This technique, Jones said, “led to the idea that there were no Christians in the world before 1985. It led to a mass rebaptism of their own converts.”
Jones stayed in the church until the spring of 1987 when “I saw it going too far on this authority issue. That’s when the Boston Movement emerged and did a takeover of Highlands Church of Christ in Atlanta, Ga. Most of the Highlands’ staff went with the movement.”
Jones spoke at the divided Atlanta church in July 1987, describing his concerns with the movement, which, he said, are misuse of Scripture, misuse of authority, discipling procedures and the preaching of rebaptism.
The movement, which grew out of the Church of Christ tradition of separate, self-governing congregations, began to look for control over its congregations, he said.
“At that time, we did preach autonomy for the congregations, but the Boston boys realized if they were going to do this thing, they were going to have to get rid of autonomy.”
In 1989, Jones published the first of a three-volume set on “What Does the Boston Movement Teach?”
As it spread beyond the United States, the movement adopted International Churches of Christ as its name. The ICOC refers to his books, Jones said, as spiritual pornography. He did not have problems getting out of the group because he was older and more mature, he said.
“I grew up in St. Louis, so I stayed there. Nobody wanted to tangle with me because I knew too much. I was marked as a dangerous wolf to the flock of God. If I walk into their assembly, I will be thrown out.”
Jason Wrench, who is teaching and working on his master’s degree at Texas Tech, wrote an undergraduate thesis in 1997 on the International Church of Christ.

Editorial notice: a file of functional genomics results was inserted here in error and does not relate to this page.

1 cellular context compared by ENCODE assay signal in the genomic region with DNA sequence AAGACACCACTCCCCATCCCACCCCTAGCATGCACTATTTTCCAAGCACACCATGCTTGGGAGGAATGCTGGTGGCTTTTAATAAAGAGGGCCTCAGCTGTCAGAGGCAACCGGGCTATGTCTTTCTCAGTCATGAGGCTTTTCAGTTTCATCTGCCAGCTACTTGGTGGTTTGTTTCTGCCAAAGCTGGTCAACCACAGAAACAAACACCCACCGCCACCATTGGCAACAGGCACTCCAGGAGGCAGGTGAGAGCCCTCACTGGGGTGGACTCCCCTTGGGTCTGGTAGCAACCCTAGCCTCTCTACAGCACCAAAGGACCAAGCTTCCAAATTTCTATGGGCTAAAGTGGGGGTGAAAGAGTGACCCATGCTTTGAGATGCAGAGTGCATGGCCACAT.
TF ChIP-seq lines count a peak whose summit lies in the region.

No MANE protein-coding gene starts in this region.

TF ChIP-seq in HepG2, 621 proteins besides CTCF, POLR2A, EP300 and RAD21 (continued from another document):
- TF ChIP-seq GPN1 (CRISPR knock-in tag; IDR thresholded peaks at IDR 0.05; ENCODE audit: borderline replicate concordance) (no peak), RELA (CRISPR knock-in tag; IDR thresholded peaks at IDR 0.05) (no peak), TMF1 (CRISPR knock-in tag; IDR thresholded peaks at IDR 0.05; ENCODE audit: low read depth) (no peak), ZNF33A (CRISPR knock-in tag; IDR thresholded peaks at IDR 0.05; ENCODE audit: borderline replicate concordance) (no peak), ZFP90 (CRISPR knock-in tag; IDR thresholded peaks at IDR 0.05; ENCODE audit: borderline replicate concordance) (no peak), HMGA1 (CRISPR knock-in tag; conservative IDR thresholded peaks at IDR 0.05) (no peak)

“I was looking at the correlations between group-think and thought reform D the concept of taking an individual through a series of processes, changing how they think about family relationships and religion,” Wrench said.
“ICC does a lot of damage to people,” he added. “They segregate (converts) almost completely from family and destroy a lot of relationships, all in the name of God.”
At first introduction, the ICOC teachings sound much like that of any church, Wrench said, but it becomes dangerous for those who get involved.
Kip McKean is leader of the ICOC. The headquarters now are in Los Angeles. In the top echelon with McKean are the 12 world sector leaders.
“If Kip dies,” Jones said, “the 12 will meet together and the oldest person will chair the group. They will cast secret ballots for the leader from among the 12. If there is a tie, the oldest person will break the tie.”
McKean was converted in the 1970s as a college student with Crossroads Church of Christ in Gainesville, Fla. Under the leadership of Chuck Lucas, the Crossroads congregation grew rapidly and also was accused of becoming a cult.
Plunket said he has a brother and a sister who were members of the Florida church during those years.
In 1977, McKean was fired from his ministerial staff position by Memorial Church of Christ in Houston “because of his un-biblical teachings,” according to Steven Hassan, author of Combating Cult Mind Control. Hassan surmises that McKean learned his mind-control techniques from the Crossroads group.
Hassan spent more than two years in the One World Crusade, “a front group for the Unification Church, also known as the Moonies.” After coming out of the Unification Church through deprogramming, he became a professionally trained therapist who works with people damaged by destructive cult involvement. His chapter on the ICOC is titled “Exit-counseling: Freedom without Coercion.”
Hassan stresses that the movement should not be confused with “the mainline Church of Christ or with the United Church of Christ.”
Jones said the average convert stays in the group six years. “You won’t see many older people,” he said. “It’s a survival of the fittest with no place for the slow.”
He still averages a call a week from someone wanting help in getting out, Jones said. “The average counselor can’t work with this person because they don’t know what happened to them. A lot of times you have to separate what we call Bible from Boston.”
Those who leave are slandered and discredited, he said. “People have gone through what I call a spiritual rape. They think they caused it, like a woman who goes through physical rape.”